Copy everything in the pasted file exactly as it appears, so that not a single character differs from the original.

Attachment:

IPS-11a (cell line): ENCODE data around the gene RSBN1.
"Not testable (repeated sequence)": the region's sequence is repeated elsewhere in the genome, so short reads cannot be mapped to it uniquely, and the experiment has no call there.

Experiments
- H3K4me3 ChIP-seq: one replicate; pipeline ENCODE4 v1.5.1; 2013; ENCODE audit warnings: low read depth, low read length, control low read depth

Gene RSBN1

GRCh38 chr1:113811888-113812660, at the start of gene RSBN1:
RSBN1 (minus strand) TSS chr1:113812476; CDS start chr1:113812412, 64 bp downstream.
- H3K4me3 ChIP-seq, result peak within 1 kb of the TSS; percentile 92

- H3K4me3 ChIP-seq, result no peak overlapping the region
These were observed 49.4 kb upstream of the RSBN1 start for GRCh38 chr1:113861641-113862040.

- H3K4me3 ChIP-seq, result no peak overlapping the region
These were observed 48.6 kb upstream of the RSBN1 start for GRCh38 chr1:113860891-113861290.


IPS-11a (cell line): ENCODE data around the gene RSBN1.
"Not testable (repeated sequence)": the region's sequence is repeated elsewhere in the genome, so short reads cannot be mapped to it uniquely, and the experiment has no call there.

Experiments
- H3K4me3 ChIP-seq: one replicate; pipeline ENCODE4 v1.5.1; 2013; ENCODE audit warnings: low read depth, low read length, control low read depth

Gene RSBN1

GRCh38 chr1:113811888-113812660, at the start of gene RSBN1:
RSBN1 (minus strand) TSS chr1:113812476; CDS start chr1:113812412, 64 bp downstream.
- H3K4me3 ChIP-seq, result peak within 1 kb of the TSS; percentile 92

- H3K4me3 ChIP-seq, result no peak overlapping the region
These were observed 49.4 kb upstream of the RSBN1 start for GRCh38 chr1:113861641-113862040.

- H3K4me3 ChIP-seq, result no peak overlapping the region
These were observed 48.6 kb upstream of the RSBN1 start for GRCh38 chr1:113860891-113861290.